Contentful makes it possible to access your data using the Content Delivery API. This REST API allows you to access the data in your space through a single request. Contentful provides a GraphQL endpoint, but this demo will focus on the REST API.

Now that you’ve added all your data to the dashboard, you can pull the data into your Vue application using the Content Delivery API. To proceed, make sure you have the following:

  • Space ID — This is a unique ID associated with each space.

  • Content Delivery API access token — This is a token used when interacting with the Content Delivery API.

You can find both by clicking Settings in the top-right of the dashboard and selecting API Keys.

Now that you’ve added all your data to the dashboard, you can pull the data into your Vue application using the Content Delivery API.

Add the following endpoint on Postman, and it will return all our field entries:

https://cdn.contentful.com/spaces/{SPACE_ID}/environments/master/entries?access_token={ACCESS_TOKEN}

Add the correct endpoint on Postman, and it will return all our field entries.

Your data is now returned from Contentful’s endpoint. Your next task is setting up your Vue code and pulling the data.

Installing Vue CLI

To initiate your Vue app, you need to install Vue CLI globally on your machine. If you already have it installed, you can skip this step.

npm install -g @vue/cli

Once it’s installed, you’ll use Vue CLI to initiate your project. Initiate a new project using this command in your terminal:

vue create vue-ecommerce-site

Within your terminal, you’ll have to manually select your preferred options for your project until the appropriate Vue boilerplate code is ready. Please select Vue 2, as that is what this tutorial is based upon. We suggest you deselect both Babel and Linter, as they can cause complications. Proceed with the installation. Once the installation is completed, you can navigate to your project’s folder:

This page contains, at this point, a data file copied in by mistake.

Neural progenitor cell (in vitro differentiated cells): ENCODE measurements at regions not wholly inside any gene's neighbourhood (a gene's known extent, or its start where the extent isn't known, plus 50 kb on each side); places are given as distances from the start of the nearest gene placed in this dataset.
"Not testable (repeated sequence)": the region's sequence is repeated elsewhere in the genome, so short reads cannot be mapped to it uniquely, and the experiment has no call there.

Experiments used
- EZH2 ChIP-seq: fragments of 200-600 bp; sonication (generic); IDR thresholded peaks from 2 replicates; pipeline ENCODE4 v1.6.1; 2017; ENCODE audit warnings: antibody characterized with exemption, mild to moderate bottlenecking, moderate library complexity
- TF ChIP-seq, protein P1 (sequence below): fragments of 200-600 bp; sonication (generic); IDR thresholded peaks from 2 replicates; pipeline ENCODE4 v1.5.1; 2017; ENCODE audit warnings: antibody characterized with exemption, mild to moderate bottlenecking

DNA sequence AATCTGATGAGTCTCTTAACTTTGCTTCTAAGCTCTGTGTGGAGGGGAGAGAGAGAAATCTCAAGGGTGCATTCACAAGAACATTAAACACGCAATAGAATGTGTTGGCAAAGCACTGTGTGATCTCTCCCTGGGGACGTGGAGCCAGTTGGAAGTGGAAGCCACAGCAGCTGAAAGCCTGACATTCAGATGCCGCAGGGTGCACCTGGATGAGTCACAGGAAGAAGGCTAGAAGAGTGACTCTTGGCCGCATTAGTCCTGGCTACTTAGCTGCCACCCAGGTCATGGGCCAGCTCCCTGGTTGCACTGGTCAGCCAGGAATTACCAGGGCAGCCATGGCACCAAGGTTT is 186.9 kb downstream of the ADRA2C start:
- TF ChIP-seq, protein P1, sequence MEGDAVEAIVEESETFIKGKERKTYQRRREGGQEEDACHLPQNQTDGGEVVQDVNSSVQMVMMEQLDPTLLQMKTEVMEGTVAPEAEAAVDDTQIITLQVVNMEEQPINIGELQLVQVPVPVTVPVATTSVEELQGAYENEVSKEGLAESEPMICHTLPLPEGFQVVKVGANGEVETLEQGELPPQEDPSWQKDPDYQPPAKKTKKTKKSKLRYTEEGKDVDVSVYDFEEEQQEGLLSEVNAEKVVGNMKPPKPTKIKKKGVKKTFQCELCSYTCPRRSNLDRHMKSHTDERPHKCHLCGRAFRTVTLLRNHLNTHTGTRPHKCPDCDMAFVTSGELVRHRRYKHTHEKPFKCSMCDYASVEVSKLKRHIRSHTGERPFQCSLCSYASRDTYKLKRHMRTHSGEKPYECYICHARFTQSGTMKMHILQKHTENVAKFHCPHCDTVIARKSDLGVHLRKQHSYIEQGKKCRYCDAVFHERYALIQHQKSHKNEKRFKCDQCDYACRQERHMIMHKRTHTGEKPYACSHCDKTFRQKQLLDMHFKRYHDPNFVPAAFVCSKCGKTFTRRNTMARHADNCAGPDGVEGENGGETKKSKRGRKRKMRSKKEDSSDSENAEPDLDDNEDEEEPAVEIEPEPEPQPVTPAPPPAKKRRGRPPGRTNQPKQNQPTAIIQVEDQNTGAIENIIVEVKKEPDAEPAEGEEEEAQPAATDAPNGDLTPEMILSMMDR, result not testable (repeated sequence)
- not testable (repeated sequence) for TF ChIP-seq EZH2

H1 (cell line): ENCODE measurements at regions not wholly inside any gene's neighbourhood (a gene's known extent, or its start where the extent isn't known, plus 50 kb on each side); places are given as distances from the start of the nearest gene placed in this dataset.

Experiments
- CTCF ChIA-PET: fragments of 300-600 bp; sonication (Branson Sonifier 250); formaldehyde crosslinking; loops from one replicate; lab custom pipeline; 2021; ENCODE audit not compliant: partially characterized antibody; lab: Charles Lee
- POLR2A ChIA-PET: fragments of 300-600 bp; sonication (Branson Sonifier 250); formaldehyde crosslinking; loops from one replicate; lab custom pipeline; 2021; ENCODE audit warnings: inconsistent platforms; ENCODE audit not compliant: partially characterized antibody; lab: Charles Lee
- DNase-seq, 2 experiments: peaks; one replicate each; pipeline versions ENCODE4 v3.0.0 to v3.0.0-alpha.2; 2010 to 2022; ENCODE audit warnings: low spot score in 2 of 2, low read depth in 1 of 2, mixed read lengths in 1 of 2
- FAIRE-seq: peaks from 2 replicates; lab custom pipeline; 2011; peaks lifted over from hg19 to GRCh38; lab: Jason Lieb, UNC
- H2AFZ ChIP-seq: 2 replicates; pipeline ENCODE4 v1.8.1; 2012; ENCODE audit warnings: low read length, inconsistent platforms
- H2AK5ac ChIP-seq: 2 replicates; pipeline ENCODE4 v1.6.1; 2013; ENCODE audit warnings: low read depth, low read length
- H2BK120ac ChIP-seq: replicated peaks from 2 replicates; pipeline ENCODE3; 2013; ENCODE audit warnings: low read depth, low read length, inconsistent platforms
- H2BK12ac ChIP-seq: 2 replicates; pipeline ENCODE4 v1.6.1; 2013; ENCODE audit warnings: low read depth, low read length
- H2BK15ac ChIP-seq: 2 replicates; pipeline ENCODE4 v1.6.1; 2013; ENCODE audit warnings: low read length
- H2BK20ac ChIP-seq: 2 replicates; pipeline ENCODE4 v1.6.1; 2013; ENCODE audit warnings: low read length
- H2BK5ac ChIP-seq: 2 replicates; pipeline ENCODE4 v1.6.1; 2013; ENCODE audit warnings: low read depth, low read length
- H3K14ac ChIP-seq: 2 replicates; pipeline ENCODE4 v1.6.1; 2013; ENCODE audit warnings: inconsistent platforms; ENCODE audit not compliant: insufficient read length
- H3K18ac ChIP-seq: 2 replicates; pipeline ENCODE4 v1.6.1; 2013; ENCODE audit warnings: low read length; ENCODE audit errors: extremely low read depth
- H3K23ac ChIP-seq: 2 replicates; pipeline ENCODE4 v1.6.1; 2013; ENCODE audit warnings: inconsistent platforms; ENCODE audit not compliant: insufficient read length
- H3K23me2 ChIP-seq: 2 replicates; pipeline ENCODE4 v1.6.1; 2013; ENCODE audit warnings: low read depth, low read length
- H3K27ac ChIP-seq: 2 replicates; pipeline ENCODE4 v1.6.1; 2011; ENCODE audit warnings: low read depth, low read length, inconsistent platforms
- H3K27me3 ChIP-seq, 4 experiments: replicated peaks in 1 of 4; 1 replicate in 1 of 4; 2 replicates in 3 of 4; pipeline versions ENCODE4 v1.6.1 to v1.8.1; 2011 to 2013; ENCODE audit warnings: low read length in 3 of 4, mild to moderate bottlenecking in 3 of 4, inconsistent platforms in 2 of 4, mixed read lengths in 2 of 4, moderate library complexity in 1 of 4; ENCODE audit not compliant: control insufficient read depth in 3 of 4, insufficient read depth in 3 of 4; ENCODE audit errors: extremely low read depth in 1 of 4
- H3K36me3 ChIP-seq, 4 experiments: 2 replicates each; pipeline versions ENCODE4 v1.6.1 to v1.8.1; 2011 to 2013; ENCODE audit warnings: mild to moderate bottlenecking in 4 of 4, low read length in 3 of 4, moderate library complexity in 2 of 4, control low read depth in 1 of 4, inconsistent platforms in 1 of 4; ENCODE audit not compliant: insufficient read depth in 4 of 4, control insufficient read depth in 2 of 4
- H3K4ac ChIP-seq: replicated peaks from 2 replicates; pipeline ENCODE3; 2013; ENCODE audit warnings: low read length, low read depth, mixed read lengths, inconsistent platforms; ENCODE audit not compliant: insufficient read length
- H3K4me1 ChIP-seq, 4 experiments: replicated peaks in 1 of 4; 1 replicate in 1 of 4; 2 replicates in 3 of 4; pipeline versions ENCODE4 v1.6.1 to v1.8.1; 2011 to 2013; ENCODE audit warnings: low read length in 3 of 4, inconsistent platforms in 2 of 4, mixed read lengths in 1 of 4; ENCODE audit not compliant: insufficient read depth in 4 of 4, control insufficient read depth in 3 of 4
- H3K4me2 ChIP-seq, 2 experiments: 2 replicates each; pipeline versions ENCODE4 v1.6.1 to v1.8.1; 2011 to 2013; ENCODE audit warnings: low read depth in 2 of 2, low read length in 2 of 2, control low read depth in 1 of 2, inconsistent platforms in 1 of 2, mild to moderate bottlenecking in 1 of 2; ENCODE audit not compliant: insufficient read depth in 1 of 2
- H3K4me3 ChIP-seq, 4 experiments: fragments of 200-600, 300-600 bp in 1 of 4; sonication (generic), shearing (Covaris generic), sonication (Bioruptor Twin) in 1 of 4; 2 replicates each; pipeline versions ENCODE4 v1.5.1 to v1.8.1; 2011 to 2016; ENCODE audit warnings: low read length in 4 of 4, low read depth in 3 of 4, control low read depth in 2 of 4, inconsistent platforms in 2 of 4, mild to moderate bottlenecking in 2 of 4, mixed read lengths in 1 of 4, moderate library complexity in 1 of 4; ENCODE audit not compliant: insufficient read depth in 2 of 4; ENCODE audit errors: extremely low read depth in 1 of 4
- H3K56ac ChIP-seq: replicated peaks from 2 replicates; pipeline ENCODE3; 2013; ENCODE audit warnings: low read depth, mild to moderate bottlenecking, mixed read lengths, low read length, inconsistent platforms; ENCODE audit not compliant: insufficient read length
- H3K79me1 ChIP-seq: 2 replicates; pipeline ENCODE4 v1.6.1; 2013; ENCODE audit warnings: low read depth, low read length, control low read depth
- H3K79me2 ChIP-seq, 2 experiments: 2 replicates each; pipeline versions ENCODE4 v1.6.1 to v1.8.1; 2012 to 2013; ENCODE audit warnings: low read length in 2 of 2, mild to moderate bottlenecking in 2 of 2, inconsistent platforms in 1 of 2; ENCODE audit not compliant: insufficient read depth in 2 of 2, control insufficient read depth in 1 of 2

cd vue-ecommerce-site

Now, let’s install vue-router. Please install the following version:

npm i vue-router@3.5.4

Also, install axios. You’ll use this popular HTTP client to make your API request to Contentful:

npm i axios

Then, start the server:

npm run serve

It should fire up your project, and you should see this in the browser:

To initiate your Vue app, you need to install Vue CLI globally on your machine.

Go into the components folder and create two new components called ContentfulComponent.vue and CartComponent.vue.

ContentfulComponent.vue displays the list of bags, while CartComponent.vue will display our cart.

Now, let’s make use of our vue-router. Create a router folder inside our src and within the router, we can now add index.js.

Now, go into your main.js and import the router.

Then, go into your App.vue file, which is automatically created in the boilerplate, and import the component for use. Do not remove the styling. 

Now, go into the ContentfulComponent.vue file and implement your data. First, declare the theBags array under data:

Next, add a new function called getBags under methods:

This pulls your data and assigns it to the theBags array you’ve declared earlier. You need to import axios using the following command:

import axios from "axios";

Finally, to fully implement your business logic, you’ll add a mounted lifecycle that executes on load. Add this.getBags(); so it can trigger the function once the page loads.